“I understand your concerns, but the review doesn’t violate our posted guidelines, so I’m unable to remove it in its current format.

We try to encourage our customers to give their honest opinions on our products while staying within our guidelines. As a retailer we are interested in cultivating a diversity of opinion on our products. Part of that is allowing our customers to air their honest thoughts on items they have received.”

Although it’s irritating that HWSNBN’s egregious mansplaining will remain on Amazon, his review does have the incidental benefit of demonstrating exactly the kind of sexism lady genre authors are up against–if you’re a man who can’t understand why some female writers choose gender neutral or male pseudonyms, allow the Voldemort of book reviews to demonstrate the kind of prejudice they’re trying to avoid.

Posted by vacation blogger Bridget McKenna

Link to the rest at The Mary Sue and thanks to Ryssa for the tip.

Wikipedia Blocks 381 Accounts for Paid Editing

2 September 2015

From PC Magazine:

Wikipedia has blocked nearly 400 user accounts for what it calls “black hat” editing.

The 381 accounts in question were reportedly accepting money to promote external interests without revealing their affiliation.

In layman’s terms, hackers were paid to spread misinformation on the Internet encyclopedia—a direct violation of The Wikimedia Foundation’s Terms of Use.

. . . .

An open-source service that anyone with a Web connection and a keyboard can edit, Wikipedia relies heavily on volunteer editors to stay vigilant against folks distorting the truth—intentional or not. If an inappropriate edit makes its way in, efforts are made to quickly squash it.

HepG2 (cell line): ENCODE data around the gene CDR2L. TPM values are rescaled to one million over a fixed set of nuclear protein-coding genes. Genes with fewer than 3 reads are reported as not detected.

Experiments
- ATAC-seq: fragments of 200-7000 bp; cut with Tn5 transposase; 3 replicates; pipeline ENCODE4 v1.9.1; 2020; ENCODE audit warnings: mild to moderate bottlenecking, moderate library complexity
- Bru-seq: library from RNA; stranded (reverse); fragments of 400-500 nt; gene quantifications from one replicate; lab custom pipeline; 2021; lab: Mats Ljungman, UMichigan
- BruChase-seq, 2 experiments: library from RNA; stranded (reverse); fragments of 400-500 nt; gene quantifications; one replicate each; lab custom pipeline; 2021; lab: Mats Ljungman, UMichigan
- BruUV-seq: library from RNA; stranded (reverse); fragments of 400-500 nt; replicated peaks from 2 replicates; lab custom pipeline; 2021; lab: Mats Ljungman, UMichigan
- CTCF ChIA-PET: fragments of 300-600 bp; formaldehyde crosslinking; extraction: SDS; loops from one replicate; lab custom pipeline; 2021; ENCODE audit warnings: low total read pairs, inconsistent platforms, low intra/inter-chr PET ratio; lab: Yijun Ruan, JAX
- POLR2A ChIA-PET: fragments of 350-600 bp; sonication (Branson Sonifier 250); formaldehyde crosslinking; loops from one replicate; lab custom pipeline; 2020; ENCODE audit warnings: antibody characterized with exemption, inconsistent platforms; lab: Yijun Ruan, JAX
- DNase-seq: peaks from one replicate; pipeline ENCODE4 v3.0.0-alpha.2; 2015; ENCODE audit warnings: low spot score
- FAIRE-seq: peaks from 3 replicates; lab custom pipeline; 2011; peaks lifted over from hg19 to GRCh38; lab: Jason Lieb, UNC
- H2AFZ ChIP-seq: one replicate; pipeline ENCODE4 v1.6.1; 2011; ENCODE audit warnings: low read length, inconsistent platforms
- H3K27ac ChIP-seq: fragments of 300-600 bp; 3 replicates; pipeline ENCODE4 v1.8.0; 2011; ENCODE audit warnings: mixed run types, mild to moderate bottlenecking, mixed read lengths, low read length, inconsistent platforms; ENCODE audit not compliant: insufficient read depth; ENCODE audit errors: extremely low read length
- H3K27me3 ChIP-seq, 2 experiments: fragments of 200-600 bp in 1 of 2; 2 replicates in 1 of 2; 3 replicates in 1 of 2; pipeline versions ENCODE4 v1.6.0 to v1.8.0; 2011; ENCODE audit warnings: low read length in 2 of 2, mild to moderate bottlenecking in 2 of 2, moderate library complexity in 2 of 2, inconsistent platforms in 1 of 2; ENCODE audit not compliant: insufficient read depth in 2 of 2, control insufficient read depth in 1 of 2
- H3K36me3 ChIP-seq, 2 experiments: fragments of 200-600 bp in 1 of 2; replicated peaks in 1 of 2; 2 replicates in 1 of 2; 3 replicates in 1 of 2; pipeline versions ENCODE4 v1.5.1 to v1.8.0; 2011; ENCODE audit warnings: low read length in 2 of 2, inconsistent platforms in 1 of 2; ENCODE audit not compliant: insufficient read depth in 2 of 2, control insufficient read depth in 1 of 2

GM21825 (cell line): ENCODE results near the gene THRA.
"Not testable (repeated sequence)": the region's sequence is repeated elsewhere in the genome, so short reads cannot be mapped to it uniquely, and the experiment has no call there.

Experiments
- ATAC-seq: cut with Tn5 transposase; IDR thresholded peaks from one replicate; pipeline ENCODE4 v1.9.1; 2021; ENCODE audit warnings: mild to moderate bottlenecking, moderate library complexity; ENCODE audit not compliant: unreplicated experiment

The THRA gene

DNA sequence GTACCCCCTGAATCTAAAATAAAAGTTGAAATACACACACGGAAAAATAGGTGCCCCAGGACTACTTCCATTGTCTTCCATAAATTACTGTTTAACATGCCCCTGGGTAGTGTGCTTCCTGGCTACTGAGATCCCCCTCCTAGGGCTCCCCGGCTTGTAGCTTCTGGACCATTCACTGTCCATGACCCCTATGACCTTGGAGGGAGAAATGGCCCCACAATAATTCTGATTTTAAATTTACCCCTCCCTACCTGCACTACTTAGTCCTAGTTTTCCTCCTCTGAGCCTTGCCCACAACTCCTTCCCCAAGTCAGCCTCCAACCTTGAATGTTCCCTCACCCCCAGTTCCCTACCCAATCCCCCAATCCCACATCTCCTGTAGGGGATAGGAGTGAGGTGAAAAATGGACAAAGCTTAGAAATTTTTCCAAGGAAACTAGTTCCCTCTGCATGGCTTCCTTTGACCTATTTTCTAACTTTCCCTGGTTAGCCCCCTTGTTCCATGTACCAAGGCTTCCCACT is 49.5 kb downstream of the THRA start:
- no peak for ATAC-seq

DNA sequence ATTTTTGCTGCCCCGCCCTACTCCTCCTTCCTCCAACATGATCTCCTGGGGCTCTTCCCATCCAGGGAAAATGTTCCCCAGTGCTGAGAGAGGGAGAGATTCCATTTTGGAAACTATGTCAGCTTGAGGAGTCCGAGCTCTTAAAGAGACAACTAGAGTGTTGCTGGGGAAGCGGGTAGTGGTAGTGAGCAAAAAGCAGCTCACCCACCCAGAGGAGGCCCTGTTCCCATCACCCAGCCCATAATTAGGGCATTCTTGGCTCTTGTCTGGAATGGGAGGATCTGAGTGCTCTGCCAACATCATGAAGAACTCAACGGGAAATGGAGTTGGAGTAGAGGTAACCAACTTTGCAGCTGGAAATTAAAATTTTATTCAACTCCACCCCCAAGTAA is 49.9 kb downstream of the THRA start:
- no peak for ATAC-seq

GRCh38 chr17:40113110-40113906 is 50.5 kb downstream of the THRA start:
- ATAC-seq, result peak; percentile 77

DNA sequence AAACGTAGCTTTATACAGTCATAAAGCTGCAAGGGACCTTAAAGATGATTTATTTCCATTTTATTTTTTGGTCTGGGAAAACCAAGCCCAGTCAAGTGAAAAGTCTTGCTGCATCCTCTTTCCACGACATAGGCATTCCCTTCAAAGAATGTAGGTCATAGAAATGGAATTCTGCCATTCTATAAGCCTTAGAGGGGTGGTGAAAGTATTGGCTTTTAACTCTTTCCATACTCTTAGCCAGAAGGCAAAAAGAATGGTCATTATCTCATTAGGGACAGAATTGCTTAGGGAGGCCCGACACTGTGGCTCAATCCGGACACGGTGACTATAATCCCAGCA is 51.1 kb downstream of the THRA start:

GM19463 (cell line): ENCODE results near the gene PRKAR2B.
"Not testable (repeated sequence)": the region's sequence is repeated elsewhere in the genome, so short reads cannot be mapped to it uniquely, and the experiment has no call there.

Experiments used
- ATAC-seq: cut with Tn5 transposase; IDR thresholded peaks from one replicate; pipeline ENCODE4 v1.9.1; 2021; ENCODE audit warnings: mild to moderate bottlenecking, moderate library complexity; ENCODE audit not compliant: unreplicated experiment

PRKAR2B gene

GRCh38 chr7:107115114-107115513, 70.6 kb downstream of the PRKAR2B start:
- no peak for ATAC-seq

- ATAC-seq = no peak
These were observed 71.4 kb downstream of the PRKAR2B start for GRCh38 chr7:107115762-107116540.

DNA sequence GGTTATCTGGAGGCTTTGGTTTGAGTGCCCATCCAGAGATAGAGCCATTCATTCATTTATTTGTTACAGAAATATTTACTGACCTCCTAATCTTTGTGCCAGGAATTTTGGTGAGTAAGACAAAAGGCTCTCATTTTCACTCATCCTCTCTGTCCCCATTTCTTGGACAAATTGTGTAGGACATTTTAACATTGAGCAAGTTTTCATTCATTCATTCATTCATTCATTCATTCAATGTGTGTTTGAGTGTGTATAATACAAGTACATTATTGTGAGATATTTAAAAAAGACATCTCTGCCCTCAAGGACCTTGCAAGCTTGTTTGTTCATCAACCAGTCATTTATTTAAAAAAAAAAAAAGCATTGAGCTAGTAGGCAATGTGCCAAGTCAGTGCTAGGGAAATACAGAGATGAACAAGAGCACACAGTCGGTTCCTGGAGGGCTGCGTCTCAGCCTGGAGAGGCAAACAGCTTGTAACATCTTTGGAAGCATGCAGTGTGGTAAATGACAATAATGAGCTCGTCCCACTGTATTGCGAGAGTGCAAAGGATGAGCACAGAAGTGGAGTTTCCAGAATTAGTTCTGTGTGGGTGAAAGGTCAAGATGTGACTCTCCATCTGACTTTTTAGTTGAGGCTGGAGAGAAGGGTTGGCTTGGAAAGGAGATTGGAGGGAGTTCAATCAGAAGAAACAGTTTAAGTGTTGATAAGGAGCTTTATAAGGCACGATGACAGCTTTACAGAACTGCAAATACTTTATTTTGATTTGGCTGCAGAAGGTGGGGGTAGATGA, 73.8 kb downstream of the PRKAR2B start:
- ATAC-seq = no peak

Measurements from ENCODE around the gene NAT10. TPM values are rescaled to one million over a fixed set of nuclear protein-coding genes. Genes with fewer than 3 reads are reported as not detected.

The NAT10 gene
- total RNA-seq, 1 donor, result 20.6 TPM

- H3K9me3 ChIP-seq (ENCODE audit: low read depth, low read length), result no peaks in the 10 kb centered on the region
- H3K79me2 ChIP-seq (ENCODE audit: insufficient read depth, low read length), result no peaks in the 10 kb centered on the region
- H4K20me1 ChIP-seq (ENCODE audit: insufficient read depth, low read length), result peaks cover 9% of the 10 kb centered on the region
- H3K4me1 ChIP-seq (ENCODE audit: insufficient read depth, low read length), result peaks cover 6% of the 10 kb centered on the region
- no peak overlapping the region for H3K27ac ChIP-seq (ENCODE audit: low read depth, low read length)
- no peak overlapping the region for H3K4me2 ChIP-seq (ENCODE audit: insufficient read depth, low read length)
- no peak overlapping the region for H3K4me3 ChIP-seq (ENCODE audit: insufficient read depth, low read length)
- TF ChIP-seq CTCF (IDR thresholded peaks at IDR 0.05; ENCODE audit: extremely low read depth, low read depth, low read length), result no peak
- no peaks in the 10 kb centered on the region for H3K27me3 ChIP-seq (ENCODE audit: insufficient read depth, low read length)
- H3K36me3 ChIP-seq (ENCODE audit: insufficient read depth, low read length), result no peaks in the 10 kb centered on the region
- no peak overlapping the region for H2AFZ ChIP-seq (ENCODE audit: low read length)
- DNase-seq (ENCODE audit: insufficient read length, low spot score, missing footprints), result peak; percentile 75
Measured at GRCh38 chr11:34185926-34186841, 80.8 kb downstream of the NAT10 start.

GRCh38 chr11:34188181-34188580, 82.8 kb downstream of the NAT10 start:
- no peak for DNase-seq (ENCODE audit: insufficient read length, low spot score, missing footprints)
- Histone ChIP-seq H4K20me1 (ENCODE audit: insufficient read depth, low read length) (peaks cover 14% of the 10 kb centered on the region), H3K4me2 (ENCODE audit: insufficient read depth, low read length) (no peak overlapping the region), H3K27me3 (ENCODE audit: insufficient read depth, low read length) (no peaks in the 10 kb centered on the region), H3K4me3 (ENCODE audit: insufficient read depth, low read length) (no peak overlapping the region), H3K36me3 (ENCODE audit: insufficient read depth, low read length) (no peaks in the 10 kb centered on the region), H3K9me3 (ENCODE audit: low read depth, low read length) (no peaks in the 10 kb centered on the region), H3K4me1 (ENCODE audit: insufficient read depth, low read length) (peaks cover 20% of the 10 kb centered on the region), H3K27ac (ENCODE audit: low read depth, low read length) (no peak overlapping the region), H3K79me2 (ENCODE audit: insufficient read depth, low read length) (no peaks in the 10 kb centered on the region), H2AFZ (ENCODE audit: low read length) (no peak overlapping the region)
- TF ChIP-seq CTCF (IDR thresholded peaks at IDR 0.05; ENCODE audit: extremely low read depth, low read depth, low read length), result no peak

In this case, editors not only blocked 381 so-called “sockpuppet” accounts (those used in misleading or deceptive ways), but also deleted 210 articles created by the same accounts.

Most of the articles, according to Wikimedia, were related to businesses, business people, or artists, and were “generally promotional in nature,” often with biased information, unattributed content, and potential copyright violations. Edits across those pages were similar enough that the company believes they were conducted by the same person or persons.

. . . .

This is not the online encyclopedia’s first sockpuppeting rodeo: In the fall of 2013, volunteers blocked hundreds of accounts related to consulting firm Wiki-PR. The Wikimedia Foundation later amended its Terms of Use to clarify its ban on the practice.

Link to the rest at PC Magazine

A Book Review

28 August 2015

Reviewing Irish books: the good, the bad and the ugly truth

18 July 2015

From The Irish Times:

When in their Irish Times reviews earlier this year Joseph O’Connor praised Sara Baume’s Spill Simmer Falter Wither and Lisa McInerney’s The Glorious Heresies to the heights and John Boyne did the same for Belinda McKeon’s Tender, it seemed to confirm the return of the feel-good factor to an Irish literary world that was not immune to the economic downturn.

Last Saturday, however, the warm glow turned from Ready-Brek to radioactive as readers and writers took to social media to respond to an excoriating review of Paul Murray’s new novel, The Mark and the Void, by Eileen Battersby, the Literary Correspondent of The Irish Times.

The negative review perhaps came as a particular surprise, given that the same critic had been such an enthusiastic champion of his much-loved previous novel, Skippy Dies. As Róisín Ingle reminded her Twitter followers: “So Man Booker wanted a comic novel? This was it & twice as funny as The Finkler Question.”: Eileen Battersby on Paul Murray’s Skippy Dies.”

. . . .

Others condemned the review as vicious and nasty, offered up conspiracy theories about it being a Trinity College thing (eh?) or speculated that the unflattering portrait of a female literary critic in the novel, Mary Cutlass, may have played a part.